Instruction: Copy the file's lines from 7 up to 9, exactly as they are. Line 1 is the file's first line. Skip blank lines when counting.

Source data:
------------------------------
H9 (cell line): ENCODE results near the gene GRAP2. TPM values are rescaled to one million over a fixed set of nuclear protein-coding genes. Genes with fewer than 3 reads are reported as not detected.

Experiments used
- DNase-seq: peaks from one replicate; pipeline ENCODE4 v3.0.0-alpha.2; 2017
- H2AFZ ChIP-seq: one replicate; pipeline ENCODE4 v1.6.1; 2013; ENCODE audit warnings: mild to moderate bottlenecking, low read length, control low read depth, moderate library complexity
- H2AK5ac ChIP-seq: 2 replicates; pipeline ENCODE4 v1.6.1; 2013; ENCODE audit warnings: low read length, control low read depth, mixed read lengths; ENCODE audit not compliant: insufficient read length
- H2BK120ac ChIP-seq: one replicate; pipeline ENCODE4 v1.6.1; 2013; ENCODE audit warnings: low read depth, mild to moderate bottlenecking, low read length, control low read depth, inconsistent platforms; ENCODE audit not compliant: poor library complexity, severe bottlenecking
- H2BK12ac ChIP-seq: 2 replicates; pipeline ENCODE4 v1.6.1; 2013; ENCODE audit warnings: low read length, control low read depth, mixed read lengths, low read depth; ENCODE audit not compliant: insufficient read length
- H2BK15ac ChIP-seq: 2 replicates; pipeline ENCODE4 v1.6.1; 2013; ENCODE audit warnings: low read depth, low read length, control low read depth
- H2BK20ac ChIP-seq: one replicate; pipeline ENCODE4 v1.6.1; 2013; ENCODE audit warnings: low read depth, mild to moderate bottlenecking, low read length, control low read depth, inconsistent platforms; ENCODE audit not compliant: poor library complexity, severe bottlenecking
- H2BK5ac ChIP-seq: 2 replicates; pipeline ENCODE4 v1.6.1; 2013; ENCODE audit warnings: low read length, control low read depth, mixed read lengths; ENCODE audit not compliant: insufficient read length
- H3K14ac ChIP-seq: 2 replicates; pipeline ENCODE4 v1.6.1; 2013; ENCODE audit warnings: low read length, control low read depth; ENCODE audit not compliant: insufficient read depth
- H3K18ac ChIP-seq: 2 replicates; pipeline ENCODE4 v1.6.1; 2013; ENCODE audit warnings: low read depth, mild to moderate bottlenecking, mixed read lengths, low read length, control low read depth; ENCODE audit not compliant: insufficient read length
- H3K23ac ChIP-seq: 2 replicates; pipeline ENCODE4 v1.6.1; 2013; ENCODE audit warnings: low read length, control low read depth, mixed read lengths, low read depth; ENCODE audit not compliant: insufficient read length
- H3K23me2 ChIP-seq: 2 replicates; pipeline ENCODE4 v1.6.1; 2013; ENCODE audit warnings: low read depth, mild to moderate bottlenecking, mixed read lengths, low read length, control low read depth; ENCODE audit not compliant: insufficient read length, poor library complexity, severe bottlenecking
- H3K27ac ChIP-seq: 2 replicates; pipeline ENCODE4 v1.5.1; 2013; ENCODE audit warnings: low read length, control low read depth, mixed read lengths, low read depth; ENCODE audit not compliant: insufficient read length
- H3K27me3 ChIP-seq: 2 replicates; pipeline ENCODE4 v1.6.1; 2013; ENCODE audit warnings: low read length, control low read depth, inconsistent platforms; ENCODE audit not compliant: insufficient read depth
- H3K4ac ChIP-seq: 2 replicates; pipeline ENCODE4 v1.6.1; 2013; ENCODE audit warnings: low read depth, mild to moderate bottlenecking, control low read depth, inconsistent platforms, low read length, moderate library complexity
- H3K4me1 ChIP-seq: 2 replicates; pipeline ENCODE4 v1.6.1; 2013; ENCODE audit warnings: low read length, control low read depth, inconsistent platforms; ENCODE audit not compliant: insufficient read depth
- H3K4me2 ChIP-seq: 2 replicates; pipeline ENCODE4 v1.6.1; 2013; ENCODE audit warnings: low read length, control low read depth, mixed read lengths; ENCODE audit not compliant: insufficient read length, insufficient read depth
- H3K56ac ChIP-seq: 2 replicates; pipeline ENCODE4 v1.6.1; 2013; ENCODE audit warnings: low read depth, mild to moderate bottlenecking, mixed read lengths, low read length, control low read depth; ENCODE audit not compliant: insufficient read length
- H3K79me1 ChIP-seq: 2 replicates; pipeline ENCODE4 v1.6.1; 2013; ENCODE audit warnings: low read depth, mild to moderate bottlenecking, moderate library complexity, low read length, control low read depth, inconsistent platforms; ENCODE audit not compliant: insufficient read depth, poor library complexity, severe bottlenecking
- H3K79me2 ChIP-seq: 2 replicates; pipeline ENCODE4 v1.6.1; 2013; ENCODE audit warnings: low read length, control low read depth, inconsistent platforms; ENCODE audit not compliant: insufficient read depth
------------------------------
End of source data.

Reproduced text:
- H2BK12ac ChIP-seq: 2 replicates; pipeline ENCODE4 v1.6.1; 2013; ENCODE audit warnings: low read length, control low read depth, mixed read lengths, low read depth; ENCODE audit not compliant: insufficient read length
- H2BK15ac ChIP-seq: 2 replicates; pipeline ENCODE4 v1.6.1; 2013; ENCODE audit warnings: low read depth, low read length, control low read depth
- H2BK20ac ChIP-seq: one replicate; pipeline ENCODE4 v1.6.1; 2013; ENCODE audit warnings: low read depth, mild to moderate bottlenecking, low read length, control low read depth, inconsistent platforms; ENCODE audit not compliant: poor library complexity, severe bottlenecking